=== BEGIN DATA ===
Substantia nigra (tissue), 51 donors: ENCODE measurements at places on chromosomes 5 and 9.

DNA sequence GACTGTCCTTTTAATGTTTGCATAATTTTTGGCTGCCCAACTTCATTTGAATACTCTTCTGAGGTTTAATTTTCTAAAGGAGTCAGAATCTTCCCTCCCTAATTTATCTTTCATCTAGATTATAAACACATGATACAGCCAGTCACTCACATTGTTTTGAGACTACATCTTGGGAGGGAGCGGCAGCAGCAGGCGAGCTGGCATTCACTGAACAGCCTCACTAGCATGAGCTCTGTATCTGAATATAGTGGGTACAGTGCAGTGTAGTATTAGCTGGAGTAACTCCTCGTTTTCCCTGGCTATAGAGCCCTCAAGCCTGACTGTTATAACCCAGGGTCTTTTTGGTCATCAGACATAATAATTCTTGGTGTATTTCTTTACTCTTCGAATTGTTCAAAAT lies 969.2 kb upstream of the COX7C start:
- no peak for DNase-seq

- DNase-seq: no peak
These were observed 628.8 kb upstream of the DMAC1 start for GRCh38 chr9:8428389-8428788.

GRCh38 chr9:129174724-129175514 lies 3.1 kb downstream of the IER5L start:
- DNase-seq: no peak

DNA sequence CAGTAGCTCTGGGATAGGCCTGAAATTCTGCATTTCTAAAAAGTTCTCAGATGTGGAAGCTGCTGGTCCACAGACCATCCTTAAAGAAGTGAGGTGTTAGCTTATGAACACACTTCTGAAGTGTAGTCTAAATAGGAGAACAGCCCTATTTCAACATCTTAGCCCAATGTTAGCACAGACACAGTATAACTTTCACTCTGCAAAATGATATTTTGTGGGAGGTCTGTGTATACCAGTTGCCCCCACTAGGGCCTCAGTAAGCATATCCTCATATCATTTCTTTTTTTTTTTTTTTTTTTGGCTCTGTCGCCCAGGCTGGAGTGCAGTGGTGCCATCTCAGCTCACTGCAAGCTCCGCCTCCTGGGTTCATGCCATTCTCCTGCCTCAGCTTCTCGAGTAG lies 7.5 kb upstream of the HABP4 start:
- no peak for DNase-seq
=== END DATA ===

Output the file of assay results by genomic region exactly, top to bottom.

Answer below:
Substantia nigra (tissue), 51 donors: ENCODE measurements at places on chromosomes 5 and 9.

DNA sequence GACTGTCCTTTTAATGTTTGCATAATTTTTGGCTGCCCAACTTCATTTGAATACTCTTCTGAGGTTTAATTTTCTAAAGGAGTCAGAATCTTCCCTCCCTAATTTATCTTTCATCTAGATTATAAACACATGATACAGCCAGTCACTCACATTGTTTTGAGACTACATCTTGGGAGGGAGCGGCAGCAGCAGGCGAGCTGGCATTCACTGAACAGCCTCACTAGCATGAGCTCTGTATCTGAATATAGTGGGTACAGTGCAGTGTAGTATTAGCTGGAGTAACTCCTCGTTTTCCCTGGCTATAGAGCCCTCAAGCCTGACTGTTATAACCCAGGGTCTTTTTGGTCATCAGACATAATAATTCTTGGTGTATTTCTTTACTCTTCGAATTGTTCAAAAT lies 969.2 kb upstream of the COX7C start:
- no peak for DNase-seq

- DNase-seq: no peak
These were observed 628.8 kb upstream of the DMAC1 start for GRCh38 chr9:8428389-8428788.

GRCh38 chr9:129174724-129175514 lies 3.1 kb downstream of the IER5L start:
- DNase-seq: no peak

DNA sequence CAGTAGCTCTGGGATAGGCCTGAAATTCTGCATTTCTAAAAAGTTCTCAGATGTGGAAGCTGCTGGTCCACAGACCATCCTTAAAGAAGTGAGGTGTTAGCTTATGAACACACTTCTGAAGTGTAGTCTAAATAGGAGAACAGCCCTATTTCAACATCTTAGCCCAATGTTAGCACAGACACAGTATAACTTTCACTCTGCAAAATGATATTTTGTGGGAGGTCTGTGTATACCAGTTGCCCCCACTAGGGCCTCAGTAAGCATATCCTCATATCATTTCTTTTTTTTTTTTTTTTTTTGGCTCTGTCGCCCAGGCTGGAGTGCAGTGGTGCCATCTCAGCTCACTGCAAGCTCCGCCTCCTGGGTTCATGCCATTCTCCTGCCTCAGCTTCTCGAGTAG lies 7.5 kb upstream of the HABP4 start:
- no peak for DNase-seq